Donnelly: But when you ride the light-rail in Charlotte, don’t people cross the rail tracks all the time?

Harrison: They do. It’s actually part of the design. Rather than have expensive bridges over the tracks, CATS directs you to walk across the rails to get to the other side.

That’s not to say that’s dangerous — but that the city and CATS have decided some risk is acceptable in riding the light-rail or streetcar.

So for the bus station, the transit system wants to place all bus passengers in an enclosed indoor space, like an airport terminal.

Donnelly: So you mentioned the streetcar and the light-rail. This is another point of contention with CATS, that it’s just hard to transfer from a bus to the train, right?

Harrison: That’s what CATS is saying. Here is Lewis:

Lewis: "And then we have poor connections to the Blue Line and Gold Line. We retrofitted the facility to make connections between the Blue Line and Gold Line. These are not ideal connections. They aren’t seamless and they aren’t intuitive.”

Harrison: This is a headscratcher.

Let’s start with the Gold Line. You can easily throw a football from the bus station to the streetcar stop on Trade Street. It’s about 30 feet. You just have to walk there. You can’t make it any more seamless and it’s already intuitive because…you can see it.

As for the Blue Line, it’s also right next to the station. And there is a seamless connection. You can go up two flights of stairs (or an elevator) and then walk on a ramp right to the platform.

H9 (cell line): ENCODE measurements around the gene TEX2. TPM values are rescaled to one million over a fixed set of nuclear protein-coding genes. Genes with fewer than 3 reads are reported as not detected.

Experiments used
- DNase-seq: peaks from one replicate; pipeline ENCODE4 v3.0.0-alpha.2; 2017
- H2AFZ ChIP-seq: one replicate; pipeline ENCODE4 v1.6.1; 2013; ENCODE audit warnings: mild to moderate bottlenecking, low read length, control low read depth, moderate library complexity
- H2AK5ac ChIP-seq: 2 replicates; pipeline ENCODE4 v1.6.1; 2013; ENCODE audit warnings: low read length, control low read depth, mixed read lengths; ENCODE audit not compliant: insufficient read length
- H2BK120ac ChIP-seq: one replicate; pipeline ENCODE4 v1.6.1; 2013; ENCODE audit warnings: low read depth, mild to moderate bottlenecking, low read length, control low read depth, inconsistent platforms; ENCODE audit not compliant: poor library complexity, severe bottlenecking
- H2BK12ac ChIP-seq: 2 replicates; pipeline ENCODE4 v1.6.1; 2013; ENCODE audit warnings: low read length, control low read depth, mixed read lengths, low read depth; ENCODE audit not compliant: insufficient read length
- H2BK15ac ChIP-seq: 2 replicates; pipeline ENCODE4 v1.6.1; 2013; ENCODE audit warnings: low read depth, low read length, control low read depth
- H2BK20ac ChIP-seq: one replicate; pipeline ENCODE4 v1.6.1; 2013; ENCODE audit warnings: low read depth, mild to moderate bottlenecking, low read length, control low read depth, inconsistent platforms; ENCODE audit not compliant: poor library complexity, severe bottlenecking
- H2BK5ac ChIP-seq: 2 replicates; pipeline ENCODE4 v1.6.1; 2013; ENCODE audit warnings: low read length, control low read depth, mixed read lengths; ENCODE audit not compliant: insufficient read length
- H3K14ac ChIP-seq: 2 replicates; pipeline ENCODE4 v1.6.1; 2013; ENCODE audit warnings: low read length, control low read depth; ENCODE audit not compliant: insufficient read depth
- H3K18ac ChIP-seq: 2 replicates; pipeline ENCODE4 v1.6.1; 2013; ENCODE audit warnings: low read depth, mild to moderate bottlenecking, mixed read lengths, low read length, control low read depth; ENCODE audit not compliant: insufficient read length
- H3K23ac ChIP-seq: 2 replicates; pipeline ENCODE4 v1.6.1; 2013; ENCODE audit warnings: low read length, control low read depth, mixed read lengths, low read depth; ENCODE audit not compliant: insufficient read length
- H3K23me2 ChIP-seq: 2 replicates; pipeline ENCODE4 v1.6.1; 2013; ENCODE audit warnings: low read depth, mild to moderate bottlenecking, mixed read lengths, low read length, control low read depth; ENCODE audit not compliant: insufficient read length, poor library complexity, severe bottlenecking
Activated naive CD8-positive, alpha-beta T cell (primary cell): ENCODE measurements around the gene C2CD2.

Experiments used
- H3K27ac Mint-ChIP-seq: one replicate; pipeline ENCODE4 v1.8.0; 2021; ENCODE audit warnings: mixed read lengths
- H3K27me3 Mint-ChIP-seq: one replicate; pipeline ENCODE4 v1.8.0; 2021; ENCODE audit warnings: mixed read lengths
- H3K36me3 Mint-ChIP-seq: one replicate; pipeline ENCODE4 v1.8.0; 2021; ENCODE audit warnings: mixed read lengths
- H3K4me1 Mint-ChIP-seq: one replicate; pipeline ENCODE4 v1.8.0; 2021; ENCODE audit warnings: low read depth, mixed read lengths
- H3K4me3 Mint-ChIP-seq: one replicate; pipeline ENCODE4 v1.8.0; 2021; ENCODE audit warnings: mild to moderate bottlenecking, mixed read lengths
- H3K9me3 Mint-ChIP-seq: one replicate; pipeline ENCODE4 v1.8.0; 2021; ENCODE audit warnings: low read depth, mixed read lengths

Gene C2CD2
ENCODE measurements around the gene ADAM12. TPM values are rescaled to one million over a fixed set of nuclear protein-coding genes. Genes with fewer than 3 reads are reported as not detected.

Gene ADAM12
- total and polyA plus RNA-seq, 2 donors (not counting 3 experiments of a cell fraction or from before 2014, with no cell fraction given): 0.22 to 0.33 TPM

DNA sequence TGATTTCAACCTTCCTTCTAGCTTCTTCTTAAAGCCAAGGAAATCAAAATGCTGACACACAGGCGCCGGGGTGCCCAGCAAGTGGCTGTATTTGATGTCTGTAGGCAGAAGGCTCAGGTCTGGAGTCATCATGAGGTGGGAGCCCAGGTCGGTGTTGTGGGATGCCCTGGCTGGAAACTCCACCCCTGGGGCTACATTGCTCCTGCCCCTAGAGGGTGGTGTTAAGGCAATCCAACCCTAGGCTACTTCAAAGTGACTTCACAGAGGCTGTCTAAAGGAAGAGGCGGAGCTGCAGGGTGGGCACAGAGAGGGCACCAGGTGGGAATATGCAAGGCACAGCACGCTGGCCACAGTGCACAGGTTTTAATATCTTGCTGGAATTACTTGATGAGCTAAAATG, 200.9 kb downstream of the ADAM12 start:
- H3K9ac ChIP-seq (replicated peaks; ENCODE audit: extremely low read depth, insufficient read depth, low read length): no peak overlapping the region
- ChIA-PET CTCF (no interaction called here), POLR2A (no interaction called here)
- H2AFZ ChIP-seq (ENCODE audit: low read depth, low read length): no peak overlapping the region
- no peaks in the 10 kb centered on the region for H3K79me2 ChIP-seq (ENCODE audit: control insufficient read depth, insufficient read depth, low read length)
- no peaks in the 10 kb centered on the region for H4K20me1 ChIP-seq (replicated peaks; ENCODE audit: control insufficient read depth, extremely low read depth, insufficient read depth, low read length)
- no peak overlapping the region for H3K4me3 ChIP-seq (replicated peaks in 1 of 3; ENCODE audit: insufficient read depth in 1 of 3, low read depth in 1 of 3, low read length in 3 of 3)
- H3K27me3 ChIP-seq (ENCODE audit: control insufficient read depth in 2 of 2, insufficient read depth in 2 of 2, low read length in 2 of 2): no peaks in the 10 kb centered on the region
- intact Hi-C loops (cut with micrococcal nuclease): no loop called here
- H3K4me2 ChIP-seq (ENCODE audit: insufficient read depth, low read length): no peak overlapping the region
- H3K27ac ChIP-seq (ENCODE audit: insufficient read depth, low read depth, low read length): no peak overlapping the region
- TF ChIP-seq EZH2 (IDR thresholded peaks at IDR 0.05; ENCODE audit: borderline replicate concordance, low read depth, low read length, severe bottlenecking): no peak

There aren’t many signs in the bus station, but that’s arguably because passengers have figured this out.

Donnelly: And CATS says it can’t give City Council yet an estimate about how much it would cost to build the station underground compared to building it at street level. Why is that?

Harrison: I asked Lewis about this, as did City Council member Ed Driggs, who asked: can you say that digging a large hole in the ground and building inside it is more expensive than just remaking it at street level?

That seems pretty obvious right?

But Lewis says he doesn’t know enough to say that. And he says that CATS never gives cost estimates for projects until it reaches a certain level of design work.

Donnelly: And is that correct?

Harrison: It is not.

CATS routinely gives costs estimates before it’s done a significant amount of design work. Take the Silver Line light-rail from Matthews to the airport.

CATS decided against a tunnel through uptown, saying repeatedly it would be too expensive. And earlier this year it changed the alignment through uptown and estimated it would save $1 billion — even though it hadn’t done any extensive engineering work to arrive at that number.

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Steve Harrison is WFAE's politics and government reporter. Prior to joining WFAE, Steve worked at the Charlotte Observer, where he started on the business desk, then covered politics extensively as the Observer’s lead city government reporter. Steve also spent 10 years with the Miami Herald. His work has appeared in The Washington Post, the Sporting News and Sports Illustrated.